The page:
Why Do I Teach Yoga?
“Why do I teach yoga?”
It’s a question I often ask myself, because sometimes I get lost and need to find my way back. I get caught up in the very American view of yoga that promotes yoga practice as a way to lose weight and work on one’s body shape and size. I feel pressured to teach a fast, flowing, aerobically stimulating class even when I know that the students asking for such a class are not ready for it physically. I let myself fall into the trap that I have fallen into since I was a youngster: trying to be what people want me to be instead of what I am.
In the last week, during my lovely yoga retreat in Puglia, Italy, I found myself falling into the traps that I just described, and I had to pause and ask myself again, “Why do I teach yoga?” Below are my answers.
- I teach yoga because yoga is about change. It is a practice that unites the body and the mind by way of the breath, and it allows us the opportunity to accept where/who we are and make the choice to move forward into someplace/someone new.
- I teach yoga because I believe so strongly in the power of the mind that I can’t help getting excited when I can introduce someone to that massive power they hold within themselves. Changing the mind does more for our health than changing the body does, in my opinion—and changing the mind leads to changes in the body that last.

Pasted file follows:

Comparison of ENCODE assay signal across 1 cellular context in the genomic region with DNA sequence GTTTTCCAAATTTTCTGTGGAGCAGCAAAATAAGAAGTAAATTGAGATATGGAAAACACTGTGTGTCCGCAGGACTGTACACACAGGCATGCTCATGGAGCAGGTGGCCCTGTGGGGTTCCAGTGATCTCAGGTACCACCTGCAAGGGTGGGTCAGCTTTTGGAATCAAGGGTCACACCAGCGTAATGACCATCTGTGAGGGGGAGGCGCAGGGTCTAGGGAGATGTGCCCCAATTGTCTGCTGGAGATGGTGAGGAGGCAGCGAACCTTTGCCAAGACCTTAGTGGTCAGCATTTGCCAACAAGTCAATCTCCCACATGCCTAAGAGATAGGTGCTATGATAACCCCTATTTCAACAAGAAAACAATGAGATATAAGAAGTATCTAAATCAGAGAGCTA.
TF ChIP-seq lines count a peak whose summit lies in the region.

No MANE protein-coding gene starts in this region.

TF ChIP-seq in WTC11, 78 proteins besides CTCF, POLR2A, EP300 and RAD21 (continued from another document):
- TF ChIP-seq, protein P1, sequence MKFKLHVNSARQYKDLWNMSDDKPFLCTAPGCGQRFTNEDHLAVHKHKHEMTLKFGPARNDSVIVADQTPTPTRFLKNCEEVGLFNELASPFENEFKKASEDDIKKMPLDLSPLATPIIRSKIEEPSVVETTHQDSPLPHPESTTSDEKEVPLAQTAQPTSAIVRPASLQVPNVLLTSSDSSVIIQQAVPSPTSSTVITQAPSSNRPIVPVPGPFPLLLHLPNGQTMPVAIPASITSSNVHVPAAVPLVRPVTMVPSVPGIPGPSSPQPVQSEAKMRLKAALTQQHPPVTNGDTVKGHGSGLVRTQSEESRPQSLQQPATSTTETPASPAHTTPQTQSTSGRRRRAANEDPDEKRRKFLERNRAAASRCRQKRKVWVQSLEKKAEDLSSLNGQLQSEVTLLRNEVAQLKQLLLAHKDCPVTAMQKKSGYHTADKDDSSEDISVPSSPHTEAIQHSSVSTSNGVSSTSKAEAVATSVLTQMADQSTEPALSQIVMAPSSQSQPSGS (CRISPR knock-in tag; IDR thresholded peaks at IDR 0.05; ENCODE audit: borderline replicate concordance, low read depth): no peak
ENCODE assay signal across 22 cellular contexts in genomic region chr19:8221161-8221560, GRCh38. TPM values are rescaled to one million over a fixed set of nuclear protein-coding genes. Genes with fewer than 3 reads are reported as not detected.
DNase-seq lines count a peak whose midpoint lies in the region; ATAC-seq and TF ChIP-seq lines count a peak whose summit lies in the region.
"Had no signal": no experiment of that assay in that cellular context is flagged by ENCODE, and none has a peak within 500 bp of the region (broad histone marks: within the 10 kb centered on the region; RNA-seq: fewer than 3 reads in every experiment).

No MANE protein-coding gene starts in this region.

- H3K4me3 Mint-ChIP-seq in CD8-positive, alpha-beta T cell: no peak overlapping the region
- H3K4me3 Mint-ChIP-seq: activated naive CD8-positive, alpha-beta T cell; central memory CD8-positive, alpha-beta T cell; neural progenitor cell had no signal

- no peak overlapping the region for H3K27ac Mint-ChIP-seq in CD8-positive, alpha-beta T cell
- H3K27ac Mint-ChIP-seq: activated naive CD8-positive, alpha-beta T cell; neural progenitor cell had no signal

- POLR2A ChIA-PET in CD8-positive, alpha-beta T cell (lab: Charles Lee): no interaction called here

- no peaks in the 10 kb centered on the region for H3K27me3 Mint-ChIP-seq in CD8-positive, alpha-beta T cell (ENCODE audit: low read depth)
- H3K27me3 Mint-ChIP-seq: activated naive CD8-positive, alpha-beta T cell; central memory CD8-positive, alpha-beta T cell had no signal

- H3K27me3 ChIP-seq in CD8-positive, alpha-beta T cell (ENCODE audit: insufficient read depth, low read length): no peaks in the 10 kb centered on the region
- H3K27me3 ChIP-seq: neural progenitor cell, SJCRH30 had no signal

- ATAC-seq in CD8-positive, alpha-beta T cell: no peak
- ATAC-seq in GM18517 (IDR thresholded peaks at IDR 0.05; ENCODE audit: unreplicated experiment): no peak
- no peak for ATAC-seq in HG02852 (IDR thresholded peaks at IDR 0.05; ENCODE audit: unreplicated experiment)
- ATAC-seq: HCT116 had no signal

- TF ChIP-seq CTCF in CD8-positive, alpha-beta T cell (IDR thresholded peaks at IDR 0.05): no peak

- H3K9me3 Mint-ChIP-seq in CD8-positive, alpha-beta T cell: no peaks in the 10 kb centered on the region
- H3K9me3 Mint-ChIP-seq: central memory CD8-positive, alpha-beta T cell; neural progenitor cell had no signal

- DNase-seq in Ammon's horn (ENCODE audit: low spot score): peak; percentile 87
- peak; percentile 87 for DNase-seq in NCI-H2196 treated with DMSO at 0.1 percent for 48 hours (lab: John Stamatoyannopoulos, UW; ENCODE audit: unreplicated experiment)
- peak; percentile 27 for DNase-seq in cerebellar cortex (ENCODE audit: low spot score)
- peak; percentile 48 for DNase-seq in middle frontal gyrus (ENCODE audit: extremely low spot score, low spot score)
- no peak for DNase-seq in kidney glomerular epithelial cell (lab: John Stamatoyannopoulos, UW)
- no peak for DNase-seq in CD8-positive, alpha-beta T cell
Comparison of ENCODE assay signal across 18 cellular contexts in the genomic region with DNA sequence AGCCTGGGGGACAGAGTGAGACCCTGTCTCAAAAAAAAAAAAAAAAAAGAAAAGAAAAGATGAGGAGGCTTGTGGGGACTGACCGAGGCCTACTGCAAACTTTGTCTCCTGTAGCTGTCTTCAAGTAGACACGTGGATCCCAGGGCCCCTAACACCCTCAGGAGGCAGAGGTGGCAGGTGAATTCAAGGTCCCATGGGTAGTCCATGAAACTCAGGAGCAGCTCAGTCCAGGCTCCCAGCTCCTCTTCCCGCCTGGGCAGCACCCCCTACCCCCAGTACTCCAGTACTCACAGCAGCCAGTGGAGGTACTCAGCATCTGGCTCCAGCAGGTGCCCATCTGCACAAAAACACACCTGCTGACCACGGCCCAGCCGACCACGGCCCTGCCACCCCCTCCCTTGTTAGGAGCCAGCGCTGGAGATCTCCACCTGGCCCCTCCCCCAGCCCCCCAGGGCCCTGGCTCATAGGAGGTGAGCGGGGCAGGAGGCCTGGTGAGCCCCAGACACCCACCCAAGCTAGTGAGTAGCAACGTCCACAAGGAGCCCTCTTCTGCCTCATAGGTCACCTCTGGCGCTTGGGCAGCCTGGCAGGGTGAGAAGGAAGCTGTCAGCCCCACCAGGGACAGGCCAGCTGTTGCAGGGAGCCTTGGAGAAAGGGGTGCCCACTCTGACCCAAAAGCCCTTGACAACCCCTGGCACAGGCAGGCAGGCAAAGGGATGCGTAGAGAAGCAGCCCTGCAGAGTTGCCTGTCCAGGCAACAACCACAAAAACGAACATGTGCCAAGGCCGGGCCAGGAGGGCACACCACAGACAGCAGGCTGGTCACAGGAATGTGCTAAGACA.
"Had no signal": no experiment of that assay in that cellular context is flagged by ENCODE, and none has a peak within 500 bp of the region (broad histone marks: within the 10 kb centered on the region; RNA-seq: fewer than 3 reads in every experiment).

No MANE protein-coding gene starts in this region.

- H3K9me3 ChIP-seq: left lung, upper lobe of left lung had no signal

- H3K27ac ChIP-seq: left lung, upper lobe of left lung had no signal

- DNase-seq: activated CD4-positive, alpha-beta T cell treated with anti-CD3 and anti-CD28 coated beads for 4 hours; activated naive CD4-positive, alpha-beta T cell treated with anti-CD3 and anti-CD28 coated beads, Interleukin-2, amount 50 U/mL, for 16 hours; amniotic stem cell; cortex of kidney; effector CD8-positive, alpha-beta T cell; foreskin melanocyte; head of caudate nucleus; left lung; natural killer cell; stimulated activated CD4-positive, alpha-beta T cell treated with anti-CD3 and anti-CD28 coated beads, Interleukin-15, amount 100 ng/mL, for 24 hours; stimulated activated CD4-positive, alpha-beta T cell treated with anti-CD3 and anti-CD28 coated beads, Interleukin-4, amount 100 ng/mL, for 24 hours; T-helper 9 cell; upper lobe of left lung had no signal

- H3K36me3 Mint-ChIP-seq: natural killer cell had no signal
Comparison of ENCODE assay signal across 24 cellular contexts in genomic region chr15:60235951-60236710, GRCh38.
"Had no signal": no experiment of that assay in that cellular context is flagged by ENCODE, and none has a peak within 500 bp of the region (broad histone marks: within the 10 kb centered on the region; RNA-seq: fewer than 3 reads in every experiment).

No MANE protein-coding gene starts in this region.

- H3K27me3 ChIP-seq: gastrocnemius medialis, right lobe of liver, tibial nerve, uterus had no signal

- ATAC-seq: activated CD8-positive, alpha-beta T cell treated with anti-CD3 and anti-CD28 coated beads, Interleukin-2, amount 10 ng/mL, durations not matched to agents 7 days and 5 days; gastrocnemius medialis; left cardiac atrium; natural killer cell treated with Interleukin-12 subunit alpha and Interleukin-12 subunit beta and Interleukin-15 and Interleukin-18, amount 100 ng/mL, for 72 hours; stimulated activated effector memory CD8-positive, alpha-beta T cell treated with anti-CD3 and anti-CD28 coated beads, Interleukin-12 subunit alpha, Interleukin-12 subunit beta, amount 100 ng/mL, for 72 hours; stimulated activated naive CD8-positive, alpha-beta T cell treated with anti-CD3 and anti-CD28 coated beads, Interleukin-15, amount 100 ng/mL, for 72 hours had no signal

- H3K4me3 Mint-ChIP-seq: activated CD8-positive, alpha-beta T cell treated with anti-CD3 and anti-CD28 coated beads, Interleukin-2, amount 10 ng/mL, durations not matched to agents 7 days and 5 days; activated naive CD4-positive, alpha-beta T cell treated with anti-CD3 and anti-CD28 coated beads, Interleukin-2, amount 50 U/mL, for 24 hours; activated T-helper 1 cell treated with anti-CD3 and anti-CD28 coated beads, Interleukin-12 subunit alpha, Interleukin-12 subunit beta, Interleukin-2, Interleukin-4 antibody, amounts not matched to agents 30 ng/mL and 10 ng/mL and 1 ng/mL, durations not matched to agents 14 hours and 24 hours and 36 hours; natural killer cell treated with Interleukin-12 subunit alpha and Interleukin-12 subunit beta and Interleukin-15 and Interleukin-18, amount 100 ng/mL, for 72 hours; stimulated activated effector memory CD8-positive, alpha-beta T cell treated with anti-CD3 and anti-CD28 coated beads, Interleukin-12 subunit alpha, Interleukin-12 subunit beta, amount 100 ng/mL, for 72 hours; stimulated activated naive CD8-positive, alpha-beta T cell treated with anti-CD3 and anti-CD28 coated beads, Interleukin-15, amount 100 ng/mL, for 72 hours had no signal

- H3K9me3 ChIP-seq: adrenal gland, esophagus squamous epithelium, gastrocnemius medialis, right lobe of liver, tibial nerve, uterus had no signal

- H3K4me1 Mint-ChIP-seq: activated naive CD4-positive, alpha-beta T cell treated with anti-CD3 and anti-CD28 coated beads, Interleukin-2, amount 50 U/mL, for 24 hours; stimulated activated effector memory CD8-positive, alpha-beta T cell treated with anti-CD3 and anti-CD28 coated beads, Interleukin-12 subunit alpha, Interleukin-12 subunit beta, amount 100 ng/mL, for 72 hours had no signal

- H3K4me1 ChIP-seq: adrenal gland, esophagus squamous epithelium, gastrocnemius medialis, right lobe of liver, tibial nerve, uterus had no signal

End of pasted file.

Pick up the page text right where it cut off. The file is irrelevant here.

- I teach yoga because in each class, I get the opportunity to reserve a little slice of space and time for my students and myself to shut out all outside influences, to turn inward, and to truly listen to what our bodies and minds are telling us. For most people, my yoga class offers them the first time all day or all week that they actually have been aware of their own breath—the one thing keeping them alive, and the primary thing for which we should all be grateful.
- I teach yoga because it allows us all to achieve an awareness of our mind, our thoughts, our emotions, and our bodies’ incredible ability to store these thoughts and emotions and clearly display them even when our minds think they’re fooling everyone.
My yoga is a meditation: a turning inward, a noticing, a practice of mindfulness, an experience of being fully present and focusing on one thing (as much as possible). The object of the focus may change from day to day, from class to class, but the method for achieving that focus is consistent: breathe, notice, imagine, repeat.
My yoga is not about getting your body to shrink or your biceps to bulge or your belly to flatten. For that, ride your bike, lift weights at the gym, or do my core and back strengthening exercises. Instead, my yoga exercises the one part of us that affects our physical well-being more than any physical practice you can participate in: the mind.
If you’re interested in my yoga, let me know. I’d love to share it with you.